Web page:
Wednesday, December 31, 2014

Happy New Year!

It's that time again!

2014 brought with it many ups and downs, but I am determined to make 2015 the best year yet. I don't care what anyone says: a new year is a clean slate. It's the chance to create a whole new world. To let go and move on. To start over. To try something different. To reach that goal.

If you don't know where to begin, check out my Setting Goals post from a couple of weeks ago.

Time to stop dreaming and start doing!

Be Brilliant! :)


Tuesday, December 23, 2014

Holiday Sign-Off!

Powering down for the holidays!

I hope you have a very Merry Christmas!

See you soon!

Friday, December 19, 2014

Setting Goals: Five Things on Friday


It's among us.

It's hard to believe, actually. This past year flew by (cliche to say, I know).

Right now my writer friends and I are taking stock and setting goals for the new year, as a lot of people are, I think. Because of the "clean slate" that another year brings, it's a popular time to really sit down and think about what we want to accomplish.

In my particular circle, there's a lot of talk of "quality" over "quantity," more balance, spending more time with those who matter--not rushing, I guess. When nothing is holding you back, it's easy to want to plow forward--to write and release everything you can as soon as you can.

(Which might have worked for Indie writers back in '11 and '12, but didn't work in '14, and probably won't work in 2015, either.)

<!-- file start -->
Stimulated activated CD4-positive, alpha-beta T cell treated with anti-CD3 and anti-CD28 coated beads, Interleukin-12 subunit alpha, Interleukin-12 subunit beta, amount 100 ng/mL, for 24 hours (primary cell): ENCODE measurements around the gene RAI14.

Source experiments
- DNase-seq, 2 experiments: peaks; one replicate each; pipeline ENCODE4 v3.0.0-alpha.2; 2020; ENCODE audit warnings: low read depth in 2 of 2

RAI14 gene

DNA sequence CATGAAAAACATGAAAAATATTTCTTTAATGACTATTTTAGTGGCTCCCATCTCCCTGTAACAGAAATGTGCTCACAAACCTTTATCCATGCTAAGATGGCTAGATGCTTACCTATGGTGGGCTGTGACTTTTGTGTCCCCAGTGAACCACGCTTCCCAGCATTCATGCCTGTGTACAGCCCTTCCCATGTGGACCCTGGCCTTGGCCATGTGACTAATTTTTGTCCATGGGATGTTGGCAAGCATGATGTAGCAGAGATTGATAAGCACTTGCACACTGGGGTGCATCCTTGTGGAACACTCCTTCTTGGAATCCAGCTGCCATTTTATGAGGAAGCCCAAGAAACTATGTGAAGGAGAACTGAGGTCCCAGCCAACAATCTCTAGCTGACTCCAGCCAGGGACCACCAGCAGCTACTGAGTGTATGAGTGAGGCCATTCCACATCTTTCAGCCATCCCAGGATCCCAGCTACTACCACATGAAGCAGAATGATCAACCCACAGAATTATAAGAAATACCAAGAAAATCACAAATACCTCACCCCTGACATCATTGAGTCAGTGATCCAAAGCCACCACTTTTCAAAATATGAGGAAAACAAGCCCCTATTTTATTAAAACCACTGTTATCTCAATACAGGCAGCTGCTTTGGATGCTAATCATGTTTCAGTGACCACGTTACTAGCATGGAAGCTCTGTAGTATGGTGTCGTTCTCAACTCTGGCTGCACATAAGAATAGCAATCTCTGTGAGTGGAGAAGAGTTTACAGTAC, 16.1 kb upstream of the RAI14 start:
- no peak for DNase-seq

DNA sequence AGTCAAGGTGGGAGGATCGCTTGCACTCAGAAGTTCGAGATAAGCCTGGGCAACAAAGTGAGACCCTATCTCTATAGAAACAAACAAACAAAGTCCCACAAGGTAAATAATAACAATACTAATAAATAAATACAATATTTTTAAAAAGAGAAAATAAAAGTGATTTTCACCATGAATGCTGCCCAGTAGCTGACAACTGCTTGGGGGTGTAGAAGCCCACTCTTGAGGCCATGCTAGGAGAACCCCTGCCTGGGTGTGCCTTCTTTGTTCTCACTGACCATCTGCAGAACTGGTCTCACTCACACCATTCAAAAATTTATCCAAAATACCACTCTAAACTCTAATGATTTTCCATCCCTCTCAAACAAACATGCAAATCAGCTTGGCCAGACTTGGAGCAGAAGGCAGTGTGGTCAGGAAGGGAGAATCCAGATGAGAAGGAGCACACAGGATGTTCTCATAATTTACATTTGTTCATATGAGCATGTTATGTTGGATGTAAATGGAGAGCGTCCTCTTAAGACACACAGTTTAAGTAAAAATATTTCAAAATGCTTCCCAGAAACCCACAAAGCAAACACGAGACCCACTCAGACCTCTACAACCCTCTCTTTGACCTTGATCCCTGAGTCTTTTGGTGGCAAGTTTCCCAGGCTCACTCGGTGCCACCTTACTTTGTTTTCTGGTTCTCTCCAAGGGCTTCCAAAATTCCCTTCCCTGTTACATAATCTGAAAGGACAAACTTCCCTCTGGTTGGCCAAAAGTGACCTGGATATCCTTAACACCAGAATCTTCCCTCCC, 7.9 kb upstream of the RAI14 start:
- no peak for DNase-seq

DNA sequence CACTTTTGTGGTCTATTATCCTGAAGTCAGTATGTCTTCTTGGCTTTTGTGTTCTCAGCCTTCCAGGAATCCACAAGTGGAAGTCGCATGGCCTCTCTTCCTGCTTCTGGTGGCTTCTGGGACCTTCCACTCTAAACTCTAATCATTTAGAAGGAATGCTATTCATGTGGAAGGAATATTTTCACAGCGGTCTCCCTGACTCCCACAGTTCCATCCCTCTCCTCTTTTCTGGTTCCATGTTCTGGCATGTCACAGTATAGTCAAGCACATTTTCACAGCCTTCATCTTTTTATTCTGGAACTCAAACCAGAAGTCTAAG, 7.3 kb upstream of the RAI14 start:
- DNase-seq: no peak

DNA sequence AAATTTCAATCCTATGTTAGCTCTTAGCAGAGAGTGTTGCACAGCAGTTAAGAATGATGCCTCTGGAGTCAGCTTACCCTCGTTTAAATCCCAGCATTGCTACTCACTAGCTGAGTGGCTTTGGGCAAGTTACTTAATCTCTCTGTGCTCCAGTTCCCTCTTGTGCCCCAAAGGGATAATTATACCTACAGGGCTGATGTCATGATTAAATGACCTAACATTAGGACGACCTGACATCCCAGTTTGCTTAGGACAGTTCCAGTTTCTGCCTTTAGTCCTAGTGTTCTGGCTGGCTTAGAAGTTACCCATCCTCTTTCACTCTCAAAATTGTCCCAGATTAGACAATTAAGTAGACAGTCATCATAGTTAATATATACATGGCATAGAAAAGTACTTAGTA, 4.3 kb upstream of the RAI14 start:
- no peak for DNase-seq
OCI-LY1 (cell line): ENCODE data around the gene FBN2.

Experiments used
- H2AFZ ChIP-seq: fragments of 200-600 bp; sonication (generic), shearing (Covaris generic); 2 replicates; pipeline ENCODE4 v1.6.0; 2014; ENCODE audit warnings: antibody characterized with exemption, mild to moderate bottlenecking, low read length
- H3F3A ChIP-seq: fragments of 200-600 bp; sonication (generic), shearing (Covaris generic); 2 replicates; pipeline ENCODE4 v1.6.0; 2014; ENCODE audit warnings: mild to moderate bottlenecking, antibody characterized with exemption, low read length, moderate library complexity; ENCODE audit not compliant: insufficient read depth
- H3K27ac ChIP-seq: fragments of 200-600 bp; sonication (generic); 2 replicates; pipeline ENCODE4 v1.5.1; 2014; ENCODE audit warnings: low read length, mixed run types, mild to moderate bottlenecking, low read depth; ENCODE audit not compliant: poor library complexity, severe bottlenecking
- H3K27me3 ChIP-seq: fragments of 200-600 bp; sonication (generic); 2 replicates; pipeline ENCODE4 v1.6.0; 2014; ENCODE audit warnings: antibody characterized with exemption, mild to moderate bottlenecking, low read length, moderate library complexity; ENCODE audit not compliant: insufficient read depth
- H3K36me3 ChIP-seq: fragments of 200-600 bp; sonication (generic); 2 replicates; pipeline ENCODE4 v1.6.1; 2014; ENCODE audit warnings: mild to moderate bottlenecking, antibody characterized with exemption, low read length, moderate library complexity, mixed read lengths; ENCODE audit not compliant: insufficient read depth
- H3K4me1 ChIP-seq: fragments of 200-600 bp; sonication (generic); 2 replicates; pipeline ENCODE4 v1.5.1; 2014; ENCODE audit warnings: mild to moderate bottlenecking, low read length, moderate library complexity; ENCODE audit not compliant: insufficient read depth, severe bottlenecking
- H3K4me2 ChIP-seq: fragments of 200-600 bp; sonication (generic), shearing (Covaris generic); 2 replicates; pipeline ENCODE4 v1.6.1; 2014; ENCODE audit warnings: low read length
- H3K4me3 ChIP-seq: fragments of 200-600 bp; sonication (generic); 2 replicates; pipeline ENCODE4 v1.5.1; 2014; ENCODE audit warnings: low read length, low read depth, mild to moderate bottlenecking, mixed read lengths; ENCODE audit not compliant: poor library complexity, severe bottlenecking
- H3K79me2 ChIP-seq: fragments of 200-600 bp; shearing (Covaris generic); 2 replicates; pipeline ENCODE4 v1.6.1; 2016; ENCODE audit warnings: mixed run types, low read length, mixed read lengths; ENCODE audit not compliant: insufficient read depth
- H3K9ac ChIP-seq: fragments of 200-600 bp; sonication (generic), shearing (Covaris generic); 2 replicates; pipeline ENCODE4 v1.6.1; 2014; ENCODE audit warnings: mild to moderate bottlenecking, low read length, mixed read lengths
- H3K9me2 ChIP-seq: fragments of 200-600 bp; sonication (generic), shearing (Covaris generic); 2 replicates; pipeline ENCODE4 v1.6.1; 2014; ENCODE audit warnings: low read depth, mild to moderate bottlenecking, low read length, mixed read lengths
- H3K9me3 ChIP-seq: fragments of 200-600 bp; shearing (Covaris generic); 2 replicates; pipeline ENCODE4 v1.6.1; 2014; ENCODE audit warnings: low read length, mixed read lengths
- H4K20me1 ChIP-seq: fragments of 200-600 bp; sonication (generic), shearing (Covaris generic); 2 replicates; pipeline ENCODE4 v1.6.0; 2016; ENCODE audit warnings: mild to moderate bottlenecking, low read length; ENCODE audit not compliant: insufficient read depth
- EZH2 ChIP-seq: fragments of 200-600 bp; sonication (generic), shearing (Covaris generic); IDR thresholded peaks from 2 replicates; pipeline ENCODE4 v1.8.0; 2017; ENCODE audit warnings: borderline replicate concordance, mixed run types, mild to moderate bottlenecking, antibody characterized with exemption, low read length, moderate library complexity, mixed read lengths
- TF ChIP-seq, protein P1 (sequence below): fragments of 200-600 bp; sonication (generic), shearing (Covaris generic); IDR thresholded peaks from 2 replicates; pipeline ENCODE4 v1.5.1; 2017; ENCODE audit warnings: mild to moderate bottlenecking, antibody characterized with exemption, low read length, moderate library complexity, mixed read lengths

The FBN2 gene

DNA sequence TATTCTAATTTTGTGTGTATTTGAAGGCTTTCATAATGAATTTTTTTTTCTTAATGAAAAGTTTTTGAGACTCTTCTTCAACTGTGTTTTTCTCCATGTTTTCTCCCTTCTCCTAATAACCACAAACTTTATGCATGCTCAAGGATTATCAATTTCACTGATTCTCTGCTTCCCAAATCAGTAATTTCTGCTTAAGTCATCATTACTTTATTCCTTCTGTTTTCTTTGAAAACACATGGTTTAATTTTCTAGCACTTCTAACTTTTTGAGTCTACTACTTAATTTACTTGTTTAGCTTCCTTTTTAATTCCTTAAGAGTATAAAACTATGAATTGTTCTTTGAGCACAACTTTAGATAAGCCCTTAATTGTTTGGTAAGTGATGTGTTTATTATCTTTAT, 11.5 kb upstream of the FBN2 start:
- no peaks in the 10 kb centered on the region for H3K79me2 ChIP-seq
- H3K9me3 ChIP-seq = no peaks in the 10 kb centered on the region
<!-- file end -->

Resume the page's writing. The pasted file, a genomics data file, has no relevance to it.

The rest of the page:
There are so many things vying for my attention from day to day--kids, day job, house duties (not cooking, because I don't really do that--lol), connecting with readers, writing. When I look back on 2014, it's easy to think I accomplished absolutely nothing.

But . . . when I put it on paper, I actually did as much as I set out to do.

On a personal front, I wanted more balance. I started meditating toward the end of the year, and while I'm not as consistent as I should be, I'm much more focused on what matters and the vibes I send out into the universe. 

I also wanted to blog more and tweet more.

On the writing front, I did a major revision on a project early in the year. Over the summer I worked on a duology (still working on this), but I revised and added for a total of 160,000 words. At the end of this year, I wrote and released my Christmas novella. I would've loved to have that duology finished, but the truth is I needed to step back for a while and focus on something else.

I also got the paperback versions of two of my books formatted and ready to release.

So in actuality, and though there were some "lean moments," I hit on every goal I set for myself last year in some way. 

I'm about to sit down and write out my goals for 2015--projects I want to finish, and new ones I want to tackle. 

So . . . in the spirit of the season, here are five things I try to remember when goal-setting:

1. Write the Goals Down

It's proven that just in writing your goals down, you're more likely to accomplish them.

2. Make them Specific

Don't just say you want to "read more" or "write more." Write down how many books you want to read a week. Determine how many words you want to write a day, and which story (or stories) you want to write.

3. Create a Plan and Set Deadlines

What will it take to read a certain number of books in a year? Trips to the library? Penciling "reading time" into your schedule? If I wanted to read six books a month, that's one book every five days. With due dates, that's two individual trips to the library. The first and fifteenth could be designated library days. I could find a quiet place and read for thirty minutes after dinner every evening....